Exposing 10 Common Misunderstandings about Penetrant Testing

  •  

We reveal common penetrant inspection misperceptions we’ve seen in the field in recent years

By Cheri Stockhausen, Product Applications Manager

 

 

The liquid penetrant method of nondestructive testing has been used since the 1940’s. But even after being used by generations of NDT professionals, there are still some common areas of confusion or misunderstanding.

Here we set the record straight on 10 misperceptions we’ve seen in the field in recent years.

 

1. The highest sensitivity penetrant is the best penetrant for my application

The best penetrant for an application is the one that finds the right indications with the least amount of money and time. Sometimes this means not using the highest sensitivity penetrant.

While it is true that a higher sensitivity penetrant will produce indications for very small discontinuities, a higher sensitivity penetrant will probably not give you the best inspection results if you only need to find medium discontinuities since you will see far more indications than are relevant to the inspection.

To start selecting a penetrant, review any governing specifications and work procedures for required sensitivity levels.

Take into consideration the surface finish and configuration of the part.

A high sensitivity level fluorescent penetrant is appropriate for smooth, highly machined surfaces. However, a high sensitivity level fluorescent penetrant may leave excessive fluorescent background on a rough cast part, making inspection difficult.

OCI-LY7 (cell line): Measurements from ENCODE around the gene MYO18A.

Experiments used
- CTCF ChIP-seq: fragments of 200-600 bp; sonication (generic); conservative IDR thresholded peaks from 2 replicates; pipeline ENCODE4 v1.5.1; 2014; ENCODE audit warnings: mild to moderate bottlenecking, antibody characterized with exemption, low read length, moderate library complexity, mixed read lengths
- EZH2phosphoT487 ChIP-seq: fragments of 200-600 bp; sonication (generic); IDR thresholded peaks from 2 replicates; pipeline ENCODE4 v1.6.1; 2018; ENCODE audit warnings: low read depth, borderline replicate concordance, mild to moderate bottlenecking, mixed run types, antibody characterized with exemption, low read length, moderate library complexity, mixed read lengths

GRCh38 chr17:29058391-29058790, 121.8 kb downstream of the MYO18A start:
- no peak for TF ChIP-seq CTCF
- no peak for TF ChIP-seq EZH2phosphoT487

A lower sensitivity fluorescent penetrant is a better choice for rough surfaces.

 

2. A penetrant indication is a discontinuity

A penetrant indication is the visual results or response of the penetrant test which must be interpreted to determine its relevance.

Penetrant indications must be evaluated by a qualified inspector to determine if they are nonrelevant or relevant.

Nonrelevant indications may be present on parts because of inherent surface roughness or seams. Fingerprints or fibers may also cause nonrelevant indications.

Relevant indications are the result of a discontinuity, or interruption in the physical structure of an object, and are evaluated according to acceptance criteria. After evaluation, the part is accepted as is, reworked or discarded.

 

3. Water washable penetrants are water based

Some water washable penetrants are water based. However, this is not always the case. A penetrant can be water washable and not contain water.

Water-washable penetrants contain surfactants which allow the penetrant to be easily removed from the part surface with water rinsing, regardless of if they are water-based or oil-based.

 

4. Penetrants are only used on nonferrous metals

Penetrants can be used to inspect ferrous and nonferrous metals.

Penetrant inspection will find discontinuities open to the surface on ferrous and nonferrous metals.